A mixture of cloth and wood is often used to create the illusion of a complete building: the Interior of a Palace (attributed to Bibiena), the Designs for Stage Scenery by Serafino Brizzi, and the Perspective View of an Interior by an unknown artist all provide good examples of this technique.
The Interior of a Palace would have required a solid wooden staircase. However, whilst the surrounding plinths would have been created by a painted canvas supported by a solid wooden structure, the columns and everything above them would have been painted onto a series of cloths, each cut to create the impression of arches.
In Brizzi's Designs for Stage Scenery, the area seen through the large arch stage-right would have been a hung cloth. The arch and stage-left part of the building would have been made from wood covered in canvas, and painted so the cloth and building blended together. Unlike the Interior of a Palace, the arch and stage-left building need to support each other and would have been solid from top to bottom. The diagram at the bottom of the drawing gives us clues about how the various wooden and solid parts of the scenery relate to each other.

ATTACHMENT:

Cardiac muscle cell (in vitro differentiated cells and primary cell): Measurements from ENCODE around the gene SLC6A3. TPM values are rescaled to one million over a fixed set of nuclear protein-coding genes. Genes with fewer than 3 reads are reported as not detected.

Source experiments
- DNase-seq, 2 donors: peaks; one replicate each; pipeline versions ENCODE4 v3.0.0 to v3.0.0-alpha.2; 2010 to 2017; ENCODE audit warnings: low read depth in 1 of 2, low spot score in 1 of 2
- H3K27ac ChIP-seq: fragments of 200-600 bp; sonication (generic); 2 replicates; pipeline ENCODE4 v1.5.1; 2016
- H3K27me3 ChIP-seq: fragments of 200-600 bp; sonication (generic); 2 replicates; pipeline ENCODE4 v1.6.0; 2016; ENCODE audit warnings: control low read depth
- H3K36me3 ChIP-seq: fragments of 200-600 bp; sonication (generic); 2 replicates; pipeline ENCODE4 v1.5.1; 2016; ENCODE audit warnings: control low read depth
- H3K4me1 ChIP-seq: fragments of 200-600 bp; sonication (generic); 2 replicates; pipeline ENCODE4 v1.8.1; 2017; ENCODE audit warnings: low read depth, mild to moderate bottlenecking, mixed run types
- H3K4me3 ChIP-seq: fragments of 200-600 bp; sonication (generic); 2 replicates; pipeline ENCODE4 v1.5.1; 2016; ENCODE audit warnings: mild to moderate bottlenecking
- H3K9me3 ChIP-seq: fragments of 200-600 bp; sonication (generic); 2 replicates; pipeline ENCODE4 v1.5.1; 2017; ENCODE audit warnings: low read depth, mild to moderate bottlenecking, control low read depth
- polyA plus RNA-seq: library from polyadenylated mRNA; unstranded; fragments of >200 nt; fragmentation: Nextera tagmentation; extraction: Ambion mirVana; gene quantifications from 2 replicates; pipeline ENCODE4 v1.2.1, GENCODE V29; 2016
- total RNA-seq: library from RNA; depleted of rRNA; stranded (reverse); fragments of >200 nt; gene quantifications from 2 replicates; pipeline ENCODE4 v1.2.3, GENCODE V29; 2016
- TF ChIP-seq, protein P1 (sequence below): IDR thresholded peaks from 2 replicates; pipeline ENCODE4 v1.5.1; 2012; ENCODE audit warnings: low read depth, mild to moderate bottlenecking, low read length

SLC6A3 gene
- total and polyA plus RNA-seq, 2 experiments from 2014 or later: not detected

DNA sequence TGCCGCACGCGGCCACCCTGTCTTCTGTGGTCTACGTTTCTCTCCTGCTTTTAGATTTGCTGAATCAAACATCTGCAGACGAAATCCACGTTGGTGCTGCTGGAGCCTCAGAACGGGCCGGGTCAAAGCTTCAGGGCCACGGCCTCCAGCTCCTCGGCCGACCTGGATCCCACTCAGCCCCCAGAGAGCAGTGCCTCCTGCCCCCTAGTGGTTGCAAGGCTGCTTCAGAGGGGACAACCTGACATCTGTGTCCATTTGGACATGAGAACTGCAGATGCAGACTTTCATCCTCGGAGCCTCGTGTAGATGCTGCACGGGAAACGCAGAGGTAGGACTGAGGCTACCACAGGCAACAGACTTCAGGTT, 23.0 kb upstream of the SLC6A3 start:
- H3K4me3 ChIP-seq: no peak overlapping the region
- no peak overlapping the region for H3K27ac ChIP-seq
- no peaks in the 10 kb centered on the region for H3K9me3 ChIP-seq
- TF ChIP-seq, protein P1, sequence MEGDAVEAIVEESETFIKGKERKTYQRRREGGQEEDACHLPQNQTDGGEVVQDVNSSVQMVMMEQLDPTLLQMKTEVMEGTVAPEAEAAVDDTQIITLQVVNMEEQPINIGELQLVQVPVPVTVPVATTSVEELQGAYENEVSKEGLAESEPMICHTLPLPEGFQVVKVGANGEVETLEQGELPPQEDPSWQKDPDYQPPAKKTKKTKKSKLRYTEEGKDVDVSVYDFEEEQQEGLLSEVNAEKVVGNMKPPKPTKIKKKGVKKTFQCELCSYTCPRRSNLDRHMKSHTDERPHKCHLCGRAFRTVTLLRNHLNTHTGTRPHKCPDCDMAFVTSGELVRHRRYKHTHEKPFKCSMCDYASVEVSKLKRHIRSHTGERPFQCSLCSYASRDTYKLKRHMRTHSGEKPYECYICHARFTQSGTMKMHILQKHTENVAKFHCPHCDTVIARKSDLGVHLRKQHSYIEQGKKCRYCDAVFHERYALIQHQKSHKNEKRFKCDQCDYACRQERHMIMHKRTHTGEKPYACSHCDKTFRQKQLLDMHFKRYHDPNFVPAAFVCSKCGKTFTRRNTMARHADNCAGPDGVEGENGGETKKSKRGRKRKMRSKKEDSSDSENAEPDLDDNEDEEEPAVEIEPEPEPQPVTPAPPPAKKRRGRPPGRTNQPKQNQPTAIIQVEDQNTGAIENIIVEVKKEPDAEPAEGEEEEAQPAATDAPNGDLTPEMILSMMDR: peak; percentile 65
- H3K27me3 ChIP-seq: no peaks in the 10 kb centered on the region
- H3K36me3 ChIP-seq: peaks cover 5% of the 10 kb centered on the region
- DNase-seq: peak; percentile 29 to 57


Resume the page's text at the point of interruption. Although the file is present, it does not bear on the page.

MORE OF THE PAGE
The Perspective View of an Interior shows a detail of a cloth that might have been used at the top of a curved set. The illusion here would be a sense of height - as if looking up to a great ceiling. The solid base of the set (not shown here) would have been built in a semi-circle with the arc travelling up-stage and covered in painted canvas. The cloth shown in the drawing would have formed the continuation of that canvas; the correct curve being maintained with a shaped fly bar or track.
Canvas itself is also used as a floor covering and in this context is known as a stage cloth. It is stretched and tacked down along the edges and may of course be painted to mimic floorboards, tiles, flagstones, gravel, grass or any other real or imaginary surface.